#Review: The Life You Left Behind by Debbie Howells @debbie__howells @BoldwoodBooks @rararesources #BoldwoodBloggers #publicationday #blogtour #womensfiction #romance

By | February 23, 2022

I always enjoy discovering a new-to-me writer of women’s fiction – Debbie Howells may well already be a familiar name to many because of her best-selling psychological thrillers, but today I’m delighted to share my publication day review of her most recent foray into women’s fiction, The Life You Left Behind. Out today from Boldwood Books, it’s now available as an e-book (free via Kindle Unlimited), in paperback, and also as an audiobook. My thanks to Rachel at Rachel’s Random Resources for the invitation to join the blog tour (starting today…) and for her support, and to the publishers for my advance reading e-copy (provided via netgalley).

Two strangers.


One missed flight.


It only takes a moment to change a life.


One year ago Casey Cassidy was happy. She had great friends, a wonderful teaching job and a busy life – until with one missed flight, everything changes.


One year later Casey knows what it means to find that once-in-a-lifetime love people dream of. But when Ben leaves, her heart is shattered.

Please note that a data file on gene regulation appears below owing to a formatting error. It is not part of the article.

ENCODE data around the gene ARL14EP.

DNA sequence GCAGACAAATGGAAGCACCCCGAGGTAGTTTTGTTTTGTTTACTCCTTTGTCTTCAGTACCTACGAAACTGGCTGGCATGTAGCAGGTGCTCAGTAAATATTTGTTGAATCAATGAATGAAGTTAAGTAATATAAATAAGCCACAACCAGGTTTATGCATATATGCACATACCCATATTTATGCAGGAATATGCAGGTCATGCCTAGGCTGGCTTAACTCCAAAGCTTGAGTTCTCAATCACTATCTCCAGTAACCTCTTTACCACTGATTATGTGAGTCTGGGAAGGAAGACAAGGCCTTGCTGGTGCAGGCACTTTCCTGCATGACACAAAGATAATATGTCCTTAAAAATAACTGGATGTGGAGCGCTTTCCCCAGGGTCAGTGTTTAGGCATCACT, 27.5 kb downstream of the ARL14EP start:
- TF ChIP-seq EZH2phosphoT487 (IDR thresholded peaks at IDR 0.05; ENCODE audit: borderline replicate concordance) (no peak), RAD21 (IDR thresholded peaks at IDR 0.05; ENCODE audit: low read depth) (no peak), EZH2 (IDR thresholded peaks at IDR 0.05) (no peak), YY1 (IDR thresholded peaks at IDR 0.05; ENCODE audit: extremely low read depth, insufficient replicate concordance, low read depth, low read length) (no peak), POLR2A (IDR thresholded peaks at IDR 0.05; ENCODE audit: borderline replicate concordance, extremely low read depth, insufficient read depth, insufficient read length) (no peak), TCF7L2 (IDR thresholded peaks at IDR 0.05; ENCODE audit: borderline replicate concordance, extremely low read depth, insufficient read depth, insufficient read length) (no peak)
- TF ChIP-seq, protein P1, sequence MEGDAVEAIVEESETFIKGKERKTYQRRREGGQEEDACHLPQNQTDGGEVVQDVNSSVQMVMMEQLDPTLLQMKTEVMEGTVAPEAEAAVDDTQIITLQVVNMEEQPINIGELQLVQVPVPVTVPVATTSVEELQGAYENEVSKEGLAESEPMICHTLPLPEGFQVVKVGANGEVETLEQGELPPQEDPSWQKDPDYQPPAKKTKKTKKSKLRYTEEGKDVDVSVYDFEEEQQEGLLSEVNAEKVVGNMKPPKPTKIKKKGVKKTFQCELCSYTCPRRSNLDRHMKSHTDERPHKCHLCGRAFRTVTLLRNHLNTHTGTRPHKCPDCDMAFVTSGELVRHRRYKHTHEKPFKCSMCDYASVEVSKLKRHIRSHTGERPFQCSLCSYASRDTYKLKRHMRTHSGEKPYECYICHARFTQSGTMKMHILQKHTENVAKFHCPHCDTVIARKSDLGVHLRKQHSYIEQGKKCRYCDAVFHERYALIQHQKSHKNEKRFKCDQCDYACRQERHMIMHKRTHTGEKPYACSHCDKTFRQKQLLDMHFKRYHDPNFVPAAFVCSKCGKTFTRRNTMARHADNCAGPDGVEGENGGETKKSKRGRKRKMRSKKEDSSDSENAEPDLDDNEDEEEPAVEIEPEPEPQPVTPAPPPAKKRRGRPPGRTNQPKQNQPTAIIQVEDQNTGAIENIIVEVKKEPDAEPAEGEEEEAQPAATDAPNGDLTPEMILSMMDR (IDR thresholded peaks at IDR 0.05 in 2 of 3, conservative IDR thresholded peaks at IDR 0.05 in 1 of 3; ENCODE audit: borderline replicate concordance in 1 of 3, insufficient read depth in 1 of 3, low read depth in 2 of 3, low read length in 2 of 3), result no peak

Left facing a year of firsts without him, piecing her life back together seems impossible. But then a friend offers her a home in rural France.


In the solitude and emptiness, Casey needs to comes to terms with what’s happened and find a way to move forward. She has no idea where that will take her one year later…

When Casey – Cassidy to her friends – arrives at the airport for a holiday with her friend Ellie, she frantically unpacks her suitcase to find that she’s left her passport behind. A stranger, Ben, becomes her knight in shining armour, taking her home for the missing passport and out for a meal – and when they sit up all night, talking about anything and everything, she realises she might have found someone very special. But at the book’s beginning, we also know that – a year later – Casey is alone, in the depths of grief, having decided to take a solitary trip to rural France to take time to recover and decide what to do with her life.

Both threads unfold in parallel, a year apart. The romance between Casey and Ben is one of those gloriously all-consuming ones – it’s quite beautifully done, grabbing you by the heart, and you can really feel the depth of their love for each other. It just feels too perfect – and when the inevitable clouds appear on the horizon, it becomes amply clear that there’s unlikely to be a happy ending. And we already know there isn’t, because they’re not together a year on – although we don’t know what happened, Ben is gone, and Casey has time and space to reflect on what happened and to learn to cope with the extremes of her devastation.